Roger looked about him … really looked and, as if waking from the dream of his own little world, he noticed how beautiful most of the yards in the neighborhood had become. He was surrounded by unnaturally beautiful paradises like Sapp’s yard.
His own yard was now a crab-grass choked blight.
Roger was so engrossed taking in the beauty around him that Sapp’s voice gave him a start. His eyes snapped back to Sapp’s face.
“I’d be happy to share that knowledge and understanding with you, Mr. Vernon. All you have to do is ask.”
Roger’s voice sounded country and coarse — even to his own ears. “I don’t want nothin’ from you.”
He saw real disappointment in Sapp’s expression. “I’m sorry to hear that.” With a sigh, Sapp turned back to his rose bush.
Feeling dismissed, and suddenly forgetting why he had stormed into Sapp’s yard to begin with, Roger went home where he grabbed up the keys to his pickup truck and then headed downtown to his favorite bar, where he remained until late into the night, drinking his latest unemployment check. Damn layoffs.
Around two in the morning, he drove home, tired and drunk. He didn’t realize how fast he was going, or how or why Sapp was in the road, but the end result was that he hit Eli Sapp with his truck going about 50 miles per hour.
It happened so fast, a surprised expression in his headlights, a terrible “thunk,” the squeal of brakes and the sight of Sapp flying through the air and landing in the Eden of his own yard–at the base of the oak tree Roger hated so much.
Roger left the truck running and shakily exited. He cautiously approached the man-shaped heap illuminated by a nearby street light. He didn’t need to check for a pulse to know Sapp was dead. Blank, staring eyes set in a pale face reflected the streetlight. A trickle of black punctuated the corner of Sapp’s open mouth. From the unnatural angle of his head, Roger knew the man’s neck had broken.
Roger’s eyes slid down to Sapp’s ruined legs. One sandal-clad foot dangled – nearly severed from his twisted right leg. Roger averted his eyes and stifled a frightened and disgusted cry. He stumbled and fell, fighting an urge to vomit, as the whole situation became clear.
Roger was trying to decide what to do when he felt Sapp’s lawn roll beneath him. He gasped and looked around. His heart began to pound out a Samba. It seemed every plant and flower in the yard turned toward him … leaning … straining, toward him.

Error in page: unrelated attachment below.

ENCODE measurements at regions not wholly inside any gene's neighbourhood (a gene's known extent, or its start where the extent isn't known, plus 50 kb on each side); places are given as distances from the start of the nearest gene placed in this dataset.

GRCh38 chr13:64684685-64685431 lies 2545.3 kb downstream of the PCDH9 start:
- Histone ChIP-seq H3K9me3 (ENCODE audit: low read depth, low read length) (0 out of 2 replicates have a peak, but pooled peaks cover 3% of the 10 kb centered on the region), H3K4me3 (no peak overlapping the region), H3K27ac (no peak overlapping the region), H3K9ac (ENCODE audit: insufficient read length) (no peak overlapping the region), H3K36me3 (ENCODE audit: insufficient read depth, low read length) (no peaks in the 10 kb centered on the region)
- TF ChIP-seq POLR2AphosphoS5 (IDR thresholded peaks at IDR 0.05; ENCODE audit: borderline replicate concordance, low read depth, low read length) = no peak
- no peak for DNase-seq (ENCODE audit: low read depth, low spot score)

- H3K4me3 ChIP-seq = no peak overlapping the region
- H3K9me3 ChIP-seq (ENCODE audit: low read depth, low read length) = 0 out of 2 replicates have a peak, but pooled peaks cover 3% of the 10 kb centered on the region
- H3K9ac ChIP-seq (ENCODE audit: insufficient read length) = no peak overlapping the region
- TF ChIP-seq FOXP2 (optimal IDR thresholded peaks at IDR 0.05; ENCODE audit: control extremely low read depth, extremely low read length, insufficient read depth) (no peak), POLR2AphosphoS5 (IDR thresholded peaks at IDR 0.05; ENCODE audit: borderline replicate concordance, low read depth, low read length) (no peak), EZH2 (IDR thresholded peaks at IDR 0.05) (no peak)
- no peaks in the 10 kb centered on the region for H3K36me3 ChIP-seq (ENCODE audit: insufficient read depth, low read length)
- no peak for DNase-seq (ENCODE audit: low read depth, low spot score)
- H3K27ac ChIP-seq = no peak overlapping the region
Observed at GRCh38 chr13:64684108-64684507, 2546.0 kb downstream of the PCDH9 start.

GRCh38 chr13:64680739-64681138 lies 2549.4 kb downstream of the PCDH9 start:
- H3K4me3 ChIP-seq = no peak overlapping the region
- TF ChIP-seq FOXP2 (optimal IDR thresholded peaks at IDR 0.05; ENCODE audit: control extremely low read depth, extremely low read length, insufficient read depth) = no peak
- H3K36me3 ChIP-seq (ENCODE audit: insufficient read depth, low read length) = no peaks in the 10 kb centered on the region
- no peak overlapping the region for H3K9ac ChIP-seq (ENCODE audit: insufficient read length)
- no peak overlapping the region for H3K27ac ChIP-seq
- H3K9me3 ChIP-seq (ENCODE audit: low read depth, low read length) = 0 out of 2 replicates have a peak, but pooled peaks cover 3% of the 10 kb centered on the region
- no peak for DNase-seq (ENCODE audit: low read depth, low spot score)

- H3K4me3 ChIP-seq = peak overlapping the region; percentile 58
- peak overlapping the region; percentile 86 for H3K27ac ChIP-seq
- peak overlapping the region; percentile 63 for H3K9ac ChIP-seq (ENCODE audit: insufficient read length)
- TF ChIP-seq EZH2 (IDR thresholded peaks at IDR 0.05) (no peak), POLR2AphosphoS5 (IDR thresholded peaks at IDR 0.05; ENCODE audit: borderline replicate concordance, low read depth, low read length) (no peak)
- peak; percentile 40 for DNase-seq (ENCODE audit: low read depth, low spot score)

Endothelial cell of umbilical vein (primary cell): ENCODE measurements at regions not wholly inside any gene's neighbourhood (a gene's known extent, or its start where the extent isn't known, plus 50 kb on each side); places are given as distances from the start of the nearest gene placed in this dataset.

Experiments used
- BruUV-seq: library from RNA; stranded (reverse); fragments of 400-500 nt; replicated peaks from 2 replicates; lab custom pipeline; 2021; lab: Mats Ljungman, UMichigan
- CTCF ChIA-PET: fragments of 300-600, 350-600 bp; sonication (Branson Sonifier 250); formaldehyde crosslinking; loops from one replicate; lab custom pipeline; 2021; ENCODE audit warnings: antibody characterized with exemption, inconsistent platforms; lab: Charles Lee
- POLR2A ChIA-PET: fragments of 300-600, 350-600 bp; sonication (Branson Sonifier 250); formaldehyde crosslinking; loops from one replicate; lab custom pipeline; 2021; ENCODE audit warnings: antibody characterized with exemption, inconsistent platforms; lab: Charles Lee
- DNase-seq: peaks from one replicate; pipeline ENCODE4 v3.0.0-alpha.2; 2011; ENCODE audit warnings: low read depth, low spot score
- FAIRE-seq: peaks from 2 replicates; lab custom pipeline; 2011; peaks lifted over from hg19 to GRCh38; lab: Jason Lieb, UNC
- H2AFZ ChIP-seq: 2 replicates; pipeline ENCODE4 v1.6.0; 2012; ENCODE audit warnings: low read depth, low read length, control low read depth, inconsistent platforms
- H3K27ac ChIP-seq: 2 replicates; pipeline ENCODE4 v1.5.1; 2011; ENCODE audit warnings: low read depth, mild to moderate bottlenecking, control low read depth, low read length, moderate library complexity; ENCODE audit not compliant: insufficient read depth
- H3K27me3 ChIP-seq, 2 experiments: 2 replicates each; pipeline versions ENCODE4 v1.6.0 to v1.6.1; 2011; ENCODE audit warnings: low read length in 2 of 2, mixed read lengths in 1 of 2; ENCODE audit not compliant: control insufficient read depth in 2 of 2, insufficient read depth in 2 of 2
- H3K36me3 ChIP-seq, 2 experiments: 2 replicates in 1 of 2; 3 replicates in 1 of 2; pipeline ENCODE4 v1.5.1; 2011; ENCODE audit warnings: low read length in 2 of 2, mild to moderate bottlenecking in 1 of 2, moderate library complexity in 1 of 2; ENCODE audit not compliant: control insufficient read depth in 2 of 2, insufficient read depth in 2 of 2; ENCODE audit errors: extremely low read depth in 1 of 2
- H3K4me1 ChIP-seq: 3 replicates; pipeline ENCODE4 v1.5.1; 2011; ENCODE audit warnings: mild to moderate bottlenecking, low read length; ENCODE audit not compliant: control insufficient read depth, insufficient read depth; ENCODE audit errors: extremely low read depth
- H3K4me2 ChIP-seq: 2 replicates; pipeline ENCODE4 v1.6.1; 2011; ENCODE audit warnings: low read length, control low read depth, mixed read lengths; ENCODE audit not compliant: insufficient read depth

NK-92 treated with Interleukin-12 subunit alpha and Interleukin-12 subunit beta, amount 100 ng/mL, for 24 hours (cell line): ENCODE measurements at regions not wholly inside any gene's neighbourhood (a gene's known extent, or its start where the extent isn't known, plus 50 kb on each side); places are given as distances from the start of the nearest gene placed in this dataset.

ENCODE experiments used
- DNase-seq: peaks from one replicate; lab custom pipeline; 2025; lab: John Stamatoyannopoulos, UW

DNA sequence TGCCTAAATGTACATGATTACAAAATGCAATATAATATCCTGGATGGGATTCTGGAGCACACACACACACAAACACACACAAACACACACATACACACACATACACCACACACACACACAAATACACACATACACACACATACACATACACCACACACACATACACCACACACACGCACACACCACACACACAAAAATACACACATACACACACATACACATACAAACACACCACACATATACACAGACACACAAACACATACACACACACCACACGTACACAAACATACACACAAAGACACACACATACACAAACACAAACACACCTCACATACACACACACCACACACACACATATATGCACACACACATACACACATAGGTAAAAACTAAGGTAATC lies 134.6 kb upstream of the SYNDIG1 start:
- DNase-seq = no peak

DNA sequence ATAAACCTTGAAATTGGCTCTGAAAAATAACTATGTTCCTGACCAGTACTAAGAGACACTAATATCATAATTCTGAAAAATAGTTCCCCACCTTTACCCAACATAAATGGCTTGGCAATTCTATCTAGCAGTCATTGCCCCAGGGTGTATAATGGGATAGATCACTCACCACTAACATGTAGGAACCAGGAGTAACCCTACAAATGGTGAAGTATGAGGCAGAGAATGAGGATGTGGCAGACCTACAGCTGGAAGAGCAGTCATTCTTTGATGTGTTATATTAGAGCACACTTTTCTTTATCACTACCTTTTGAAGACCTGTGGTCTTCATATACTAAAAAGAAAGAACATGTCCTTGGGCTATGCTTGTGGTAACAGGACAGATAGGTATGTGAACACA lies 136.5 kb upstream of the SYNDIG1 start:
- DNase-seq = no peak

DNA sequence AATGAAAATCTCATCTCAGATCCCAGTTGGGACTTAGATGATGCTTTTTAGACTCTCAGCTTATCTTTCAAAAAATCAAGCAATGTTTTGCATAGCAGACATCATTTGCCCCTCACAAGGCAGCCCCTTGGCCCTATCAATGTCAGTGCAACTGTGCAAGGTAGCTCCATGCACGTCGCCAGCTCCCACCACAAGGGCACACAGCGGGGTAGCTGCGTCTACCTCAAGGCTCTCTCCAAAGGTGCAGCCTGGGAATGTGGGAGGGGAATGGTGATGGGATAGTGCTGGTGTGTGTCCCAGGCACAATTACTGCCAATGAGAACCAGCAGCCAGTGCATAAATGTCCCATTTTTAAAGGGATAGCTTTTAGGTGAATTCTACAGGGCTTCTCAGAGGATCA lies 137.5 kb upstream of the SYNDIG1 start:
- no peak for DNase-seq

Tight-throated terror gripped him as the blossoms stared – pale shapes in the darkness. A rustle to his left jerked the reins of his attention. The red rose bush was almost lying flat to the ground in its effort to reach him.
A terrible creaking sound came from above him. He looked up to see the enormous branches of the oak tree slowly lowering toward him like scarred, heavily muscled arms.
He cried out and scrambled up and out of the yard. He looked around for witnesses and, in the spotted glow of lights lining the street, he saw a host of plants and trees–all straining toward him. On wobbly legs, he ran for his truck and managed to get in. He tried to start it with shaking hands but the engine’s grinding sound of protest reminded him it was already running.
More creaking from above made Roger recall that the oak also hung over the street. He jammed the truck into gear, but before he could take off, a massive branch came down with a rifle-shot crack and appeared before his headlights.
He tried to throw the truck into reverse, but another crack, and canon-like pop, sounded and a branch fell behind him, blocking him in.
Roger shrieked. “No!”
For a moment, the night was silent except for the ragged sound of his breathing and the rumble of the truck’s engine.
A soft tap on the passenger window caused him to weep. The tapping persisted until he slowly turned his head, feeling the tendons in his neck creak.
The tapping came from an oak branch, not as big as the branches that had him blocked in, but big enough to act as the battering ram it became when it knew it had Roger’s attention.
Roger screamed. The glass gave way with the second impact. Roger’s screams continued, even when his chest was impaled by the limb. The screams did not silence until another rifle-crack–the loudest yet, heralded the descent of a massive branch which completely crushed the truck’s cab.
The neighborhood again grew quiet, until later, when the colorful strobes of emergency vehicles lit the night and all the beauty created by Sapp’s green thumb.
(Leigh McQueen would like to acknowledge that she keeps terrible records on the previous publication of her work. However, she does know that “Sapp’s Green Thumb,” was originally published by Sam’s Dot Publishing between 2003 and 2005, under her real name. She just doesn’t remember which publication! )
Want to read MORE by Leigh McQueen “Sapp’s Green Thumb” is the second in a collection of four short stories published in the collection “Tenebrarum Tempore” by Leigh McQueen. Available on Amazon Kindle for only .99 cents. What are you waiting for? Here’s the link: